As Myrtle Felton’s roof took flight from her home, with Hurricane Ida pounding the walls, she thought about the steel plant next door.
Here in St James parish, in the heart of Louisiana’s “Cancer Alley” – a heavily industrialized region between New Orleans and Baton Rouge with some of the most polluted air in America and highest risk rates of cancer – Ida hit hard.
On Felton’s small street in the small town of Romeville, downed trees crushed trailer homes. A felled electrical pylon still blocks entry four days after the hurricane passed. Many people have no generators, and there is no power. The tarmac is lined with electrical cables.
In an adjacent field, less than a mile away, the hulking Nucor steel plant casts an imposing shadow over the landscape. Just a few months ago it was revealed that the plant had been quietly pumping cancer-causing sulphuric acid mist and hydrogen sulphide into the atmosphere for six years without a permit, contributing to an already dangerous cocktail of emissions.
Felton, 67, had always attributed the rotten-smelling air to the plant, along with the black, sticky speckles on her car and the corrosion on her home. But the recent revelations left her incredulous.
As Ida blew away her already weakened metal roof, leaving brown water seeping in through the seams of her ceiling, she thought to herself: “Well, it needed replacing anyway.”
Black women like Myrtle Felton have been on the frontlines of the climate justice fight in south Louisiana for years. And now many of them find themselves bearing the brunt of a natural disaster the intensity of which is linked to the climate crisis. Down here, it’s a battle on many fronts.
“I’m in the middle of everything by myself,” said Felton. “Nobody comes, nobody calls. Nobody do anything. Whatever you get, you get it on your own.”
Three days after the storm, representatives from Nucor, a $33.7bn company that announced record profits this July, arrived offering Felton some aid: 15 small bottles of water and a pack of Gatorade.
“I’m so frustrated I can hardly talk,” Felton said.
Her neighbour, Barbara Washington, a 70-year-old local environmental campaigner put it bluntly: “Sure, give me my water, give me some Gatorade, but you’re already poisoning us.”
In a statement, a spokeswoman for Nucor said the corporation was offering two food handouts, one on Friday and one next Wednesday and that it was “actively donating supplies and support to help the community”.
The company did not respond to questions over its plant’s emissions or if the facility sustained damage during the storm.
St James parish has yet to provide any residents in Romeville with tarps, Felton and Washington said, an account confirmed by local councilman Mason Bland, who said he had been distributing water but was waiting for federal assistance for tarps.
Bland, the councilman for St James’ district four, estimated that 95% of residents in his jurisdiction had sustained serious damage.
Advocates working with community members in St James pointed to even longer-term concerns. District four of the parish, populated with 64% Black residents and with a child poverty rate of 47%, was marked in a controversial 2014 local land plan as a “residential/future industrial” zone.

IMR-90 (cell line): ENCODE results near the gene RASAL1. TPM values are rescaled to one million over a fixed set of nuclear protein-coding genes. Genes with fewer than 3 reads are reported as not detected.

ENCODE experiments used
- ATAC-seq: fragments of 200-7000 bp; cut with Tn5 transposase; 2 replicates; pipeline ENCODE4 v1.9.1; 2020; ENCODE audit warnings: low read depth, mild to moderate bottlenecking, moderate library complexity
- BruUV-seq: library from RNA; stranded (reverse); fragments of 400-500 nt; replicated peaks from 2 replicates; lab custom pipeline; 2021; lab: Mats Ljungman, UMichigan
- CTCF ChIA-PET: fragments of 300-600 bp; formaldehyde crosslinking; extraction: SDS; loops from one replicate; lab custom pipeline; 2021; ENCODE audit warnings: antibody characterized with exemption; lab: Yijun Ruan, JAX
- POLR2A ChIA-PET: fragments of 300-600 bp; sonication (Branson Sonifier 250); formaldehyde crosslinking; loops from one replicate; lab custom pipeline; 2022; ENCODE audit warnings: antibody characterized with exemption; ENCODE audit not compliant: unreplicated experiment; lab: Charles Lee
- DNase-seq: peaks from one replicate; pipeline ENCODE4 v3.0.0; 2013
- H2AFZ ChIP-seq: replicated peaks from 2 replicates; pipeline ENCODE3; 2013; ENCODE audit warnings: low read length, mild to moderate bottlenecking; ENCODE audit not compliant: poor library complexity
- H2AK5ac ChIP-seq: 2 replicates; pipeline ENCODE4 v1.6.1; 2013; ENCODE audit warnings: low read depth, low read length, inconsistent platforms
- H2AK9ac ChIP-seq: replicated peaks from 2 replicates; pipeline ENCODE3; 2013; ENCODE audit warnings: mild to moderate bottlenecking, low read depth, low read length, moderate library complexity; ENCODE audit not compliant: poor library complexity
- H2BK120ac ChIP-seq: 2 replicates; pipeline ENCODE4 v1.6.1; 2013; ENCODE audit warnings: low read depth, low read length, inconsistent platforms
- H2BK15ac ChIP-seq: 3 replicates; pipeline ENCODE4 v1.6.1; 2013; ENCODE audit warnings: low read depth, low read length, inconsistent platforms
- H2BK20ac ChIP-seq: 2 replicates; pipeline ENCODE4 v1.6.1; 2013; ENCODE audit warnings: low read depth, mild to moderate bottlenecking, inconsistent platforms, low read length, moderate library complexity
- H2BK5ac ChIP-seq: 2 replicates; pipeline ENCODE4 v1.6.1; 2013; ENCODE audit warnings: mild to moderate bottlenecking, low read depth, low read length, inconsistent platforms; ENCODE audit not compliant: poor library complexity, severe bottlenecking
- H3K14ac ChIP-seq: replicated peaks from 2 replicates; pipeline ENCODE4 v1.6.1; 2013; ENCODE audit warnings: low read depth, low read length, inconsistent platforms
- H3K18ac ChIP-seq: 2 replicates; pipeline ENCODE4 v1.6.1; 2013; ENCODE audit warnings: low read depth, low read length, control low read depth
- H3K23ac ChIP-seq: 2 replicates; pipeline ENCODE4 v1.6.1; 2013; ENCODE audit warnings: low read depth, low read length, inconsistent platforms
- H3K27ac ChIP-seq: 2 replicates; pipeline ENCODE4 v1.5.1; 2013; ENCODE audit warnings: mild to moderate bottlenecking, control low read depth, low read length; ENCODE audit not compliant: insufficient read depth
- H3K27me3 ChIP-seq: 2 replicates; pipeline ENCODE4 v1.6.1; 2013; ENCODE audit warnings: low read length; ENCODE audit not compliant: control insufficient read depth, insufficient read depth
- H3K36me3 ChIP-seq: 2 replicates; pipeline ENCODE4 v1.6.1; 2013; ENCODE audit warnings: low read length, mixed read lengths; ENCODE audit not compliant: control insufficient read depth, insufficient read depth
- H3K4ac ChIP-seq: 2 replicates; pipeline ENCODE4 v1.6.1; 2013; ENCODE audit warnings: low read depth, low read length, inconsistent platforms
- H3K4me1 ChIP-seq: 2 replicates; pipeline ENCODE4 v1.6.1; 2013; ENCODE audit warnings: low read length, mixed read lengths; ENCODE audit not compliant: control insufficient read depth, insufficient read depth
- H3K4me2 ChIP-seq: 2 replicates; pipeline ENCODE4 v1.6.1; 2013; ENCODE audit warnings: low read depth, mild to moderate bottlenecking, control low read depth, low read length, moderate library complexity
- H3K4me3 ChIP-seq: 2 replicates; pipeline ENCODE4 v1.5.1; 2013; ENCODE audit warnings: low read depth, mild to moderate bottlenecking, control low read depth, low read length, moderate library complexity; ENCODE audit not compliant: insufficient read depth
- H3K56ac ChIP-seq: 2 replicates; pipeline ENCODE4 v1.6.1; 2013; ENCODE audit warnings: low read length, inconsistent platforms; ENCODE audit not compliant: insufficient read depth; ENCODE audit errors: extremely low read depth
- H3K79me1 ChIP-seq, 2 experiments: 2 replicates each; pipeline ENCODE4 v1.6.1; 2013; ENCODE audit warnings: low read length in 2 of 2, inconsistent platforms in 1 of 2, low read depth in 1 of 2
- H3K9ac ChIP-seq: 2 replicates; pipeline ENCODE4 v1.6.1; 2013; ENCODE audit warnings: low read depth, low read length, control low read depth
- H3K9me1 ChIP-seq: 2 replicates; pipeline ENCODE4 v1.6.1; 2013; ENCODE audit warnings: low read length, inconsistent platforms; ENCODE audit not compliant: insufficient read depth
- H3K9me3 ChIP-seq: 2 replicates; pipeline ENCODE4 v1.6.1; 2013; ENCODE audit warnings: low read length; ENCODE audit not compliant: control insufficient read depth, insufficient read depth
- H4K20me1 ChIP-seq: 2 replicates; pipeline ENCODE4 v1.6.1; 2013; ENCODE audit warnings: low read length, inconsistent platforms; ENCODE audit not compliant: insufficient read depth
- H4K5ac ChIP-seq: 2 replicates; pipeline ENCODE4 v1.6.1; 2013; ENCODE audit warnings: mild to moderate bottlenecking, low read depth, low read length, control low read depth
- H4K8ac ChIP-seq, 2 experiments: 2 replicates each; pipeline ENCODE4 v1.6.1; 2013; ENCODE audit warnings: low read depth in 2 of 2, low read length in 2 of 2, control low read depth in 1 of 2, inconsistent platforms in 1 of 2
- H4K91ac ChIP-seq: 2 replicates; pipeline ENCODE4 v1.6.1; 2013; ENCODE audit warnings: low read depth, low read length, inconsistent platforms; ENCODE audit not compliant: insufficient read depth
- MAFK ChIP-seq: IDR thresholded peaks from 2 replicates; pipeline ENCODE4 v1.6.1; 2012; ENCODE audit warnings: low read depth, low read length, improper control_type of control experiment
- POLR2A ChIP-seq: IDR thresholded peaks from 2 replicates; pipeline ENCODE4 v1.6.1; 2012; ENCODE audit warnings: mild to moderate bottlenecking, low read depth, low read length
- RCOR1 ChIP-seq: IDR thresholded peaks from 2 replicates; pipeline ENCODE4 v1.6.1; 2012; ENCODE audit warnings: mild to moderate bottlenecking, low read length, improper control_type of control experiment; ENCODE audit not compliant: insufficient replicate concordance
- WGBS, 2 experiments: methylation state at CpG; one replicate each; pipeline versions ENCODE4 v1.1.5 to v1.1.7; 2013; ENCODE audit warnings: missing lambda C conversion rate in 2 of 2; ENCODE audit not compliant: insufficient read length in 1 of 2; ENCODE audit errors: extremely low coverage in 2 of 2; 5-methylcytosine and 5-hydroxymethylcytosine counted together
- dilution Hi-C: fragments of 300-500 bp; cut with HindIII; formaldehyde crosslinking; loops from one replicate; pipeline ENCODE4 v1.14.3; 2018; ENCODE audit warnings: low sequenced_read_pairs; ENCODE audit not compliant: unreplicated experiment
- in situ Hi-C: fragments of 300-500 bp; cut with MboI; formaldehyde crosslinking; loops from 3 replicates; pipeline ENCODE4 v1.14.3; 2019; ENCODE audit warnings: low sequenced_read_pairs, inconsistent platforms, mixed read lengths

The designation, also given to the parish’s fifth district, which is majority Black as well, gives industry greater planning flexibility to expand and, advocates argue, signals the local government’s intent to push the residents out as industry proliferates.
The way it’s characterized is that those are dying districts, ignoring the active role that the parish plays in killing them
“I worry about elected officials exploiting the disaster to further reduce the populations,” said Anne Rolfes, director of the Louisiana Bucket Brigade. She argued that the lack of disaster resources in the district was indicative of the parish’s longer-term disinvestment.
“The way it’s characterized is that those are dying districts, ignoring the active role that the parish plays in killing them,” Rolfes said.
Washington, who traces her lineage in Romeville back to emancipation, charted the area’s population decline over decades. Gas stations, restaurants, a post office and a school all have left over the years, along with many younger residents who have uprooted to other locations.
“It’s almost like a ghost town now,” she said, the trauma of the storm still obvious as she spoke. Her home too sustained major damage, and she was living without power until Thursday when the Bucket Brigade provided her with a generator.
She prayed as the storm hit: “If everything else is gone, just spare our lives,” she remembered saying.
Now, the lack of these basic local resources will make recovering from Ida even harder. The drive for gas is longer. The quest for food and water more arduous.
Some of the trailer homes in Romeville appear damaged beyond repair, with many people evacuating and concerns some may not return.
Bland, the councilman, declined to comment on allegations that the parish is trying to force residents out in favour of industry.
“I can’t tie the two together right,” he said in a phone interview. “It’s not something I’m willing to make a statement on.”
But Felton and Washington made clear Ida’s destruction only strengthened their resolve to stay put.
“You come here and try to run us out,” Washington said. “But we’ve been here for generations. There’s a legacy. I was born and raised here. I could move, but I’m still here for the fight, because someone has to do it.”